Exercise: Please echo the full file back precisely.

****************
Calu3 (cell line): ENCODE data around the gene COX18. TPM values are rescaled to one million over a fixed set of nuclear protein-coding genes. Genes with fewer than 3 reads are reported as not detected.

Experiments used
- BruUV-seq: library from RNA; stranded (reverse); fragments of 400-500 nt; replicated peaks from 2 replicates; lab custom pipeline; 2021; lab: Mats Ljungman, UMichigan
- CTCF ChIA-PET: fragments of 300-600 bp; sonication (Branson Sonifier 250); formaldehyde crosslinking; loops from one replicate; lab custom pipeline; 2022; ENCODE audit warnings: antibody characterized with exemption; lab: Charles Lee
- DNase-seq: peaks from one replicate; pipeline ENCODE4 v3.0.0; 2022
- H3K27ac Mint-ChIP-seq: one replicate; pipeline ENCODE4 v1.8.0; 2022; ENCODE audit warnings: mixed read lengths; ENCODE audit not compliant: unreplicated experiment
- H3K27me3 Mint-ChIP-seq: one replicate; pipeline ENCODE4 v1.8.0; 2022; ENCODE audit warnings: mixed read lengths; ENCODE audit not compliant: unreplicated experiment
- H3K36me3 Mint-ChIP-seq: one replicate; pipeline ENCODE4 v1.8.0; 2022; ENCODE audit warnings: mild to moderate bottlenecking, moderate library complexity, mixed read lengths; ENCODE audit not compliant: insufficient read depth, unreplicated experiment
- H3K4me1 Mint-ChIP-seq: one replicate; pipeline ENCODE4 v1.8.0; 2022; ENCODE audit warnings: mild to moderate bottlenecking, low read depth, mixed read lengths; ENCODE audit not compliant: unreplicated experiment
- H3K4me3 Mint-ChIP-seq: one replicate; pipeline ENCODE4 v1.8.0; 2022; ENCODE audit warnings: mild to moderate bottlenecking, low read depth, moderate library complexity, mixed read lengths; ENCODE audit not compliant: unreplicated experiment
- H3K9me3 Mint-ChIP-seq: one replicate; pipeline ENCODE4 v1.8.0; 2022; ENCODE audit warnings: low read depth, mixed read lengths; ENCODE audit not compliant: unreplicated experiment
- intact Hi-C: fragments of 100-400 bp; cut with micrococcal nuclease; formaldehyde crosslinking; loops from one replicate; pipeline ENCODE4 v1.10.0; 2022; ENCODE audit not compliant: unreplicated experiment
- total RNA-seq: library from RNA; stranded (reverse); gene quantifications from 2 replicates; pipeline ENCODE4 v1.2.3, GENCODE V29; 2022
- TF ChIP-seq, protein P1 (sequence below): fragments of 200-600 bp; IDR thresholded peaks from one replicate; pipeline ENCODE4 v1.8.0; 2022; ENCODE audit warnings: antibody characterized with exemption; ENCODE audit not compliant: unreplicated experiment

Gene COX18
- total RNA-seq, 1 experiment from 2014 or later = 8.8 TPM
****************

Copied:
Calu3 (cell line): ENCODE data around the gene COX18. TPM values are rescaled to one million over a fixed set of nuclear protein-coding genes. Genes with fewer than 3 reads are reported as not detected.

Experiments used
- BruUV-seq: library from RNA; stranded (reverse); fragments of 400-500 nt; replicated peaks from 2 replicates; lab custom pipeline; 2021; lab: Mats Ljungman, UMichigan
- CTCF ChIA-PET: fragments of 300-600 bp; sonication (Branson Sonifier 250); formaldehyde crosslinking; loops from one replicate; lab custom pipeline; 2022; ENCODE audit warnings: antibody characterized with exemption; lab: Charles Lee
- DNase-seq: peaks from one replicate; pipeline ENCODE4 v3.0.0; 2022
- H3K27ac Mint-ChIP-seq: one replicate; pipeline ENCODE4 v1.8.0; 2022; ENCODE audit warnings: mixed read lengths; ENCODE audit not compliant: unreplicated experiment
- H3K27me3 Mint-ChIP-seq: one replicate; pipeline ENCODE4 v1.8.0; 2022; ENCODE audit warnings: mixed read lengths; ENCODE audit not compliant: unreplicated experiment
- H3K36me3 Mint-ChIP-seq: one replicate; pipeline ENCODE4 v1.8.0; 2022; ENCODE audit warnings: mild to moderate bottlenecking, moderate library complexity, mixed read lengths; ENCODE audit not compliant: insufficient read depth, unreplicated experiment
- H3K4me1 Mint-ChIP-seq: one replicate; pipeline ENCODE4 v1.8.0; 2022; ENCODE audit warnings: mild to moderate bottlenecking, low read depth, mixed read lengths; ENCODE audit not compliant: unreplicated experiment
- H3K4me3 Mint-ChIP-seq: one replicate; pipeline ENCODE4 v1.8.0; 2022; ENCODE audit warnings: mild to moderate bottlenecking, low read depth, moderate library complexity, mixed read lengths; ENCODE audit not compliant: unreplicated experiment
- H3K9me3 Mint-ChIP-seq: one replicate; pipeline ENCODE4 v1.8.0; 2022; ENCODE audit warnings: low read depth, mixed read lengths; ENCODE audit not compliant: unreplicated experiment
- intact Hi-C: fragments of 100-400 bp; cut with micrococcal nuclease; formaldehyde crosslinking; loops from one replicate; pipeline ENCODE4 v1.10.0; 2022; ENCODE audit not compliant: unreplicated experiment
- total RNA-seq: library from RNA; stranded (reverse); gene quantifications from 2 replicates; pipeline ENCODE4 v1.2.3, GENCODE V29; 2022
- TF ChIP-seq, protein P1 (sequence below): fragments of 200-600 bp; IDR thresholded peaks from one replicate; pipeline ENCODE4 v1.8.0; 2022; ENCODE audit warnings: antibody characterized with exemption; ENCODE audit not compliant: unreplicated experiment

Gene COX18
- total RNA-seq, 1 experiment from 2014 or later = 8.8 TPM